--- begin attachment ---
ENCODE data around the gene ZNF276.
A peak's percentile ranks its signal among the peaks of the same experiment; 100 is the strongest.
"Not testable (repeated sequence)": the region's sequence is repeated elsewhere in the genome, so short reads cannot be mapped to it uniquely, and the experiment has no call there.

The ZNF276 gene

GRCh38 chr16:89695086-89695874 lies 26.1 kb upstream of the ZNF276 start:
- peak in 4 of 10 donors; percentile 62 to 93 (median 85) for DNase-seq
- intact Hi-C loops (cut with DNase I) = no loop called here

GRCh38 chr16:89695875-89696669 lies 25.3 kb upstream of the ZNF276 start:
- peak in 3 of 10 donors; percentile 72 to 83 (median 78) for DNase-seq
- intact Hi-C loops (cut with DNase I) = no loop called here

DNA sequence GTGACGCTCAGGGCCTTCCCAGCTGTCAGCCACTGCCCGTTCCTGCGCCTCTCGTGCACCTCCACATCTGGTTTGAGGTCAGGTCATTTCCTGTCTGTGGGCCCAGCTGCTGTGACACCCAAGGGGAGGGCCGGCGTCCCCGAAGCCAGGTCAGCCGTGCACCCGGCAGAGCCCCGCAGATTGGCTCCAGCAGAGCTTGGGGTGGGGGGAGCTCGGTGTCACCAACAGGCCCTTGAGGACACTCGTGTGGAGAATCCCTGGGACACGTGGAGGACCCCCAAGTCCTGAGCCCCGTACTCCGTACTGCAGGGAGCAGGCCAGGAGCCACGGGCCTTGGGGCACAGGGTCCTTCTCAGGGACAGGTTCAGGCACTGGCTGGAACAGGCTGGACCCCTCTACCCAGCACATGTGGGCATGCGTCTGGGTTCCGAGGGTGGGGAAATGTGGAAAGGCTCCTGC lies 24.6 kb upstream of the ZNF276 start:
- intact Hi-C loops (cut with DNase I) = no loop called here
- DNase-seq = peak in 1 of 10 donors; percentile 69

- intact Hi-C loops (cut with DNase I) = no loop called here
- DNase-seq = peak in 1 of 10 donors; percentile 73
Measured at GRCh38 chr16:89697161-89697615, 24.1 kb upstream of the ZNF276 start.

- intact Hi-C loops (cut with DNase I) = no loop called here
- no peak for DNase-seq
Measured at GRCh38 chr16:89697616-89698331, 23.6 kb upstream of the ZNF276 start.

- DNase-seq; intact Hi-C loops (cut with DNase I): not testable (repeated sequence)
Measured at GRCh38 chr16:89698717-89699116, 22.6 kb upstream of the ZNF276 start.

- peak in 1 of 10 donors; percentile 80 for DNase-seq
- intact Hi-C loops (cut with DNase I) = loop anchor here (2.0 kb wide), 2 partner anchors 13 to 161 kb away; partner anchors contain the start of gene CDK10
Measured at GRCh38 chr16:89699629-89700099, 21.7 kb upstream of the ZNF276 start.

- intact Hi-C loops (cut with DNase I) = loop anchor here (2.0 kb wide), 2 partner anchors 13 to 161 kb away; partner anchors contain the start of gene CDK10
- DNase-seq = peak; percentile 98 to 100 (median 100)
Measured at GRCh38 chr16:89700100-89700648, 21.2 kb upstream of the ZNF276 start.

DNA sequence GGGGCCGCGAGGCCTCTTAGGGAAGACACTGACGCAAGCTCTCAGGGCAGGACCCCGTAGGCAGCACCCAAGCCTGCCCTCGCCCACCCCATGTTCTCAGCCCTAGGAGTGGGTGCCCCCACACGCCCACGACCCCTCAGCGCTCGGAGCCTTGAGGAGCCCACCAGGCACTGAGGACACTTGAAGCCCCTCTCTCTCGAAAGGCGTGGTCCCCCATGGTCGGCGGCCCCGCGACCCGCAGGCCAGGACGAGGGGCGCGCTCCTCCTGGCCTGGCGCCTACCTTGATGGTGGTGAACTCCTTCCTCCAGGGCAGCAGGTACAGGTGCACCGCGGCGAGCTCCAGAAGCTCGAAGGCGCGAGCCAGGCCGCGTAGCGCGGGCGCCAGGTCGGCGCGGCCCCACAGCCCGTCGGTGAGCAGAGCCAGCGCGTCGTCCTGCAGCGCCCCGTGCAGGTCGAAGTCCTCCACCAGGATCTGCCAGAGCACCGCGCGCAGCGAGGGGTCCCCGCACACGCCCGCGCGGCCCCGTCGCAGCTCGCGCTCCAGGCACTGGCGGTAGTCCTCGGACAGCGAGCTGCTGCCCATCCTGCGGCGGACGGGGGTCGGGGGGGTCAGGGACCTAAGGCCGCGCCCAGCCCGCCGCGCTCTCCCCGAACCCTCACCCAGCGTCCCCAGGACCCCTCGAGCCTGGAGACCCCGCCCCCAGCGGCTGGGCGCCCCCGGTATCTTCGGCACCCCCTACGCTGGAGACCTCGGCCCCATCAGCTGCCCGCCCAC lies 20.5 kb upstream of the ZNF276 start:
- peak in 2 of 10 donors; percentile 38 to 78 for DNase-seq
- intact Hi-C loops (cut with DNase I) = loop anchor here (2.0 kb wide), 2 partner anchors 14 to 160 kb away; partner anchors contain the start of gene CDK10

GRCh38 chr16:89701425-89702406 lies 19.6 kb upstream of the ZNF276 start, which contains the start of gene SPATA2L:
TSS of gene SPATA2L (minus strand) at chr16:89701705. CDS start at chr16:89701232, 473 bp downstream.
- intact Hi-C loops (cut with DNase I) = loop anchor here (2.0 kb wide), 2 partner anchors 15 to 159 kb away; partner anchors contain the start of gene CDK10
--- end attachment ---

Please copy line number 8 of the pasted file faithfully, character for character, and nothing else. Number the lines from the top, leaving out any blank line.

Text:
GRCh38 chr16:89695875-89696669 lies 25.3 kb upstream of the ZNF276 start: